In this case, the second troponin level was mildly elevated at 4.8. He was sent emergently to angiography, which revealed a 100 percent LAD occlusion. The troponin leak did not continue, and he did not experience a STEMI.
ECG 3.5 A 49-year-old man with 4–5 hours of dull chest and interscapular pain that awoke him from sleep. He also reported several episodes of emesis and shortness of breath. He had no prior cardiac history, although he was a heavy smoker. In the emergency department, he had imaging studies to rule out pulmonary embolism or thoracic aortic dissection. His initial troponin level was normal. His serum potassium level was also normal. He was treated with nitroglycerin and morphine sulfate, and he was admitted to the intensive care unit. Catheterization was scheduled for the next morning.
Hyperacute T-waves are present in precordial leads V1–V4. The T-wave in V1 is much taller than the T-wave in V6, an additional signal that the T-waves are abnormal. There are also formed Q-waves in the anterior and septal precordial leads, along with QT prolongation. There is one other important abnormality: the ST-segments are depressed in the inferior leads; as discussed earlier, this is highly predictive of a high lateral STEMI, caused by a critical LAD occlusion in the proximal segment, before the take-off of the first diagonal branch (and before the septal perforators). The ST-segments are also depressed in the lateral precordial leads, and there is mild ST-segment elevation in aVR. All of these changes are suggestive of a critical LAD or left main coronary artery occlusion or their “equivalent” (severe three-vessel disease).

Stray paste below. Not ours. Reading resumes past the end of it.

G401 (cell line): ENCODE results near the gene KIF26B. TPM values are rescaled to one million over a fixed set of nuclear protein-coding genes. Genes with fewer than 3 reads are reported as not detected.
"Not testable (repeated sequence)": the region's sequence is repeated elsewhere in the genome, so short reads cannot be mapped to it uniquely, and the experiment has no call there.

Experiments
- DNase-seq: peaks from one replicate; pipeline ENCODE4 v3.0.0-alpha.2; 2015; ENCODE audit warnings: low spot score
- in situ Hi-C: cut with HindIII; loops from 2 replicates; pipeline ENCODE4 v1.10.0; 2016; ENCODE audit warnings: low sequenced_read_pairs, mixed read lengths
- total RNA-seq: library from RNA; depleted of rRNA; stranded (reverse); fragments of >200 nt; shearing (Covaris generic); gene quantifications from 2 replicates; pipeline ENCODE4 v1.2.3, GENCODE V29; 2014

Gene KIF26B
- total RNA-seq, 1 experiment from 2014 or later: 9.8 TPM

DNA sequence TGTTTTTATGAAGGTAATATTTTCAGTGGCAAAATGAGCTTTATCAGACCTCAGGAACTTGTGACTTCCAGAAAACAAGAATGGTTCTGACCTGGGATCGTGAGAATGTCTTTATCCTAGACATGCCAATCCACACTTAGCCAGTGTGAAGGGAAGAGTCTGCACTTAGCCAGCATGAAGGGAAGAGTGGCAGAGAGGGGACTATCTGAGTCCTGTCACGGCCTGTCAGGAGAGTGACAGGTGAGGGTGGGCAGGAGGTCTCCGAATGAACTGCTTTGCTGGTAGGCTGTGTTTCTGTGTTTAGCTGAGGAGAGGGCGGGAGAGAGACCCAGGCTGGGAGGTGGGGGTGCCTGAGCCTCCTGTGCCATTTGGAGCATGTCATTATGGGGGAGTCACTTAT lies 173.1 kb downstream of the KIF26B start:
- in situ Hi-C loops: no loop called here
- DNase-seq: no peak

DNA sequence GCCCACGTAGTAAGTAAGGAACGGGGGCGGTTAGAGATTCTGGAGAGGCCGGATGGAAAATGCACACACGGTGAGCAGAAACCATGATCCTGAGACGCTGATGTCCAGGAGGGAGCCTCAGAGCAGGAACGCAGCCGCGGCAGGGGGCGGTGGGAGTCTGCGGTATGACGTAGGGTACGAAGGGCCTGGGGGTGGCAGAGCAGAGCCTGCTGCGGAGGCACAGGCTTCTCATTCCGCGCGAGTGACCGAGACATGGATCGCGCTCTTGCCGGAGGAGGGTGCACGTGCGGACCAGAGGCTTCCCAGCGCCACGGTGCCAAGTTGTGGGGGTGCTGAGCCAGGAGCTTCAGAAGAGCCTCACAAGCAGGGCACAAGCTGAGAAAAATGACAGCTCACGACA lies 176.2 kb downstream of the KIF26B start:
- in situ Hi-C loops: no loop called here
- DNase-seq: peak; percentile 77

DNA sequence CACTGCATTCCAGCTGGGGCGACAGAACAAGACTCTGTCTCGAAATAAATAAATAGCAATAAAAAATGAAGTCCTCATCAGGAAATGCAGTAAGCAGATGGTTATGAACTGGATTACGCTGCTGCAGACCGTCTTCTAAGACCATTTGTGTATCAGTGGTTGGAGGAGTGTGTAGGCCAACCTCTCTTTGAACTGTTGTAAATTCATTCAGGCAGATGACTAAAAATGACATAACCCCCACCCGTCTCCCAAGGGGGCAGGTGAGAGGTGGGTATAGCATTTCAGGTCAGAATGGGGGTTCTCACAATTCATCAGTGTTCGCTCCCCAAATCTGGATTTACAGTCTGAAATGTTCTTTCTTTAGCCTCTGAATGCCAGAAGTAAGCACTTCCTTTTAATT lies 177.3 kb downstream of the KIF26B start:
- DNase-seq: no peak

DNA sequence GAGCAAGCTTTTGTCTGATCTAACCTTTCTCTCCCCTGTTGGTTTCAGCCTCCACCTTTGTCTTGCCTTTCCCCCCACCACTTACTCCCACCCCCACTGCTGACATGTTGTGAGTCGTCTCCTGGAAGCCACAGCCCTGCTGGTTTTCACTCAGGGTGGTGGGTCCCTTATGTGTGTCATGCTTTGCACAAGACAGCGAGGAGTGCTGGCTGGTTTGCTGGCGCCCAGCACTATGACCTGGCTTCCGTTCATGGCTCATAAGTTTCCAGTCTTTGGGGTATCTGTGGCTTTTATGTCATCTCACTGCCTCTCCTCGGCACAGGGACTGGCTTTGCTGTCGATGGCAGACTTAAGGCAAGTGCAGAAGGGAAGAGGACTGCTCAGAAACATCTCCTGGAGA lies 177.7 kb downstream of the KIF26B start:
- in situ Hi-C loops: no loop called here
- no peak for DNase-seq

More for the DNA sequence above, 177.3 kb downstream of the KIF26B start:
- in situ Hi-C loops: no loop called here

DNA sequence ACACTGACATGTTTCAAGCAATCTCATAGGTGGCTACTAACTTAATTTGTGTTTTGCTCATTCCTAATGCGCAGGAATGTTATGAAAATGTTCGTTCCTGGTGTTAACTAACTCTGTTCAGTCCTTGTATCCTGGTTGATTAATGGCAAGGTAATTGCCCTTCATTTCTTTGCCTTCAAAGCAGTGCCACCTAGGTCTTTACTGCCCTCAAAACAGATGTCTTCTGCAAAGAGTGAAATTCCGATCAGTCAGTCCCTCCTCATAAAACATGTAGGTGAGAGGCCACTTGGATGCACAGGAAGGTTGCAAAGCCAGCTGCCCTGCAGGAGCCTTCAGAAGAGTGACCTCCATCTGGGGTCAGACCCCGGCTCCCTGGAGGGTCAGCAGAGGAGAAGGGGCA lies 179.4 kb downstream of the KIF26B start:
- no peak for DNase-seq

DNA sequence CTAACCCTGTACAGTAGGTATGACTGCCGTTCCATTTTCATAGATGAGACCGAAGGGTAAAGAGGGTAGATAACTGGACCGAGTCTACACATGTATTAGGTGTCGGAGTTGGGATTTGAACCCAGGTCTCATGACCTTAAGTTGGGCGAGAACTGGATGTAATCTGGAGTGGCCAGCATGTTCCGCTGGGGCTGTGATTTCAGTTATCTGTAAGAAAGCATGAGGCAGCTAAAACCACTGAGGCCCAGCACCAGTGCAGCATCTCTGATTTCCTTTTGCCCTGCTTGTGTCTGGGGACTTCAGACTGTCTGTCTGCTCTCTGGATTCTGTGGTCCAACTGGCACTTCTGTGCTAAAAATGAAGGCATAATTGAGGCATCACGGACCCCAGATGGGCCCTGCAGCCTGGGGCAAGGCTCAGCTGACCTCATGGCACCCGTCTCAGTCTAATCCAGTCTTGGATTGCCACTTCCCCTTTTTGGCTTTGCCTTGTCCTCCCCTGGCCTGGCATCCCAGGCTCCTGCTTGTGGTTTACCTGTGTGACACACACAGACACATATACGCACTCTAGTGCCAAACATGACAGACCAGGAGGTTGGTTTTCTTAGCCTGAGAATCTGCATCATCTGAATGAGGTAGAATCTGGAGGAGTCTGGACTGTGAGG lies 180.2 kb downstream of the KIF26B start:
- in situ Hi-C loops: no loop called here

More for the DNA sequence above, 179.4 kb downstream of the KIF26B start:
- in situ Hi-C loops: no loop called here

Several hours after the preceding ECG was obtained, he had a witnessed episode of ventricular fibrillation that was managed successfully with a single defibrillatory shock. The following ECG was obtained.
ECG 3.5 The same patient – 15 hours later, after an episode of ventricular fibrillation as an inpatient.